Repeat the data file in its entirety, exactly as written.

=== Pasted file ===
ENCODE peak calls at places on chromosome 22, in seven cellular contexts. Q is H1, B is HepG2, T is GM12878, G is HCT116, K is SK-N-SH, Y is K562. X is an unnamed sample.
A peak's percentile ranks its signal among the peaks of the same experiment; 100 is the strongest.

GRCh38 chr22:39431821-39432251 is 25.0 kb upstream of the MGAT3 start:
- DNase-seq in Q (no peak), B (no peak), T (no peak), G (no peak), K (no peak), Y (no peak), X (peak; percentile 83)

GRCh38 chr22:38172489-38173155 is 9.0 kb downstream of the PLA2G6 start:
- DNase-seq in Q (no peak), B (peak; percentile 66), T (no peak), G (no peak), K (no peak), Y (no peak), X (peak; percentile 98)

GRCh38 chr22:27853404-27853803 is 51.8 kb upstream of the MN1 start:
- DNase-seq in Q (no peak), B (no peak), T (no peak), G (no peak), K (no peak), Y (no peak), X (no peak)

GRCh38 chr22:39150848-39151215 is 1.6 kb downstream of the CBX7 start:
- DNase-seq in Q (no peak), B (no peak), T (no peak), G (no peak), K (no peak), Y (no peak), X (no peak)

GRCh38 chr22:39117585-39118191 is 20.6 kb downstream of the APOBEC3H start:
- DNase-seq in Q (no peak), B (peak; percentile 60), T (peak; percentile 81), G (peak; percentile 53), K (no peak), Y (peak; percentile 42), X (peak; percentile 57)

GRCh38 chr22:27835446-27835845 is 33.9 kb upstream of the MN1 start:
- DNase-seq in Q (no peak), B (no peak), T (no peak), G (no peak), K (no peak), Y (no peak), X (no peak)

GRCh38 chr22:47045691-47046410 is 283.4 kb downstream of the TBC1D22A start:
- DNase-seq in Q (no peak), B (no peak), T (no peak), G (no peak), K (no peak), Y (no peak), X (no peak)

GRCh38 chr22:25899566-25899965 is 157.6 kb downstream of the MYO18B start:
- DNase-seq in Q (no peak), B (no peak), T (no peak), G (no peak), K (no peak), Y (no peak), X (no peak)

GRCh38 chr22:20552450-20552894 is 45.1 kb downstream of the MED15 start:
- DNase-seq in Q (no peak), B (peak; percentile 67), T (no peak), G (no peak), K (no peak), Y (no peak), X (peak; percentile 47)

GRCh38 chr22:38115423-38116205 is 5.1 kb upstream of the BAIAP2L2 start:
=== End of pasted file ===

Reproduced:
ENCODE peak calls at places on chromosome 22, in seven cellular contexts. Q is H1, B is HepG2, T is GM12878, G is HCT116, K is SK-N-SH, Y is K562. X is an unnamed sample.
A peak's percentile ranks its signal among the peaks of the same experiment; 100 is the strongest.

GRCh38 chr22:39431821-39432251 is 25.0 kb upstream of the MGAT3 start:
- DNase-seq in Q (no peak), B (no peak), T (no peak), G (no peak), K (no peak), Y (no peak), X (peak; percentile 83)

GRCh38 chr22:38172489-38173155 is 9.0 kb downstream of the PLA2G6 start:
- DNase-seq in Q (no peak), B (peak; percentile 66), T (no peak), G (no peak), K (no peak), Y (no peak), X (peak; percentile 98)

GRCh38 chr22:27853404-27853803 is 51.8 kb upstream of the MN1 start:
- DNase-seq in Q (no peak), B (no peak), T (no peak), G (no peak), K (no peak), Y (no peak), X (no peak)

GRCh38 chr22:39150848-39151215 is 1.6 kb downstream of the CBX7 start:
- DNase-seq in Q (no peak), B (no peak), T (no peak), G (no peak), K (no peak), Y (no peak), X (no peak)

GRCh38 chr22:39117585-39118191 is 20.6 kb downstream of the APOBEC3H start:
- DNase-seq in Q (no peak), B (peak; percentile 60), T (peak; percentile 81), G (peak; percentile 53), K (no peak), Y (peak; percentile 42), X (peak; percentile 57)

GRCh38 chr22:27835446-27835845 is 33.9 kb upstream of the MN1 start:
- DNase-seq in Q (no peak), B (no peak), T (no peak), G (no peak), K (no peak), Y (no peak), X (no peak)

GRCh38 chr22:47045691-47046410 is 283.4 kb downstream of the TBC1D22A start:
- DNase-seq in Q (no peak), B (no peak), T (no peak), G (no peak), K (no peak), Y (no peak), X (no peak)

GRCh38 chr22:25899566-25899965 is 157.6 kb downstream of the MYO18B start:
- DNase-seq in Q (no peak), B (no peak), T (no peak), G (no peak), K (no peak), Y (no peak), X (no peak)

GRCh38 chr22:20552450-20552894 is 45.1 kb downstream of the MED15 start:
- DNase-seq in Q (no peak), B (peak; percentile 67), T (no peak), G (no peak), K (no peak), Y (no peak), X (peak; percentile 47)

GRCh38 chr22:38115423-38116205 is 5.1 kb upstream of the BAIAP2L2 start: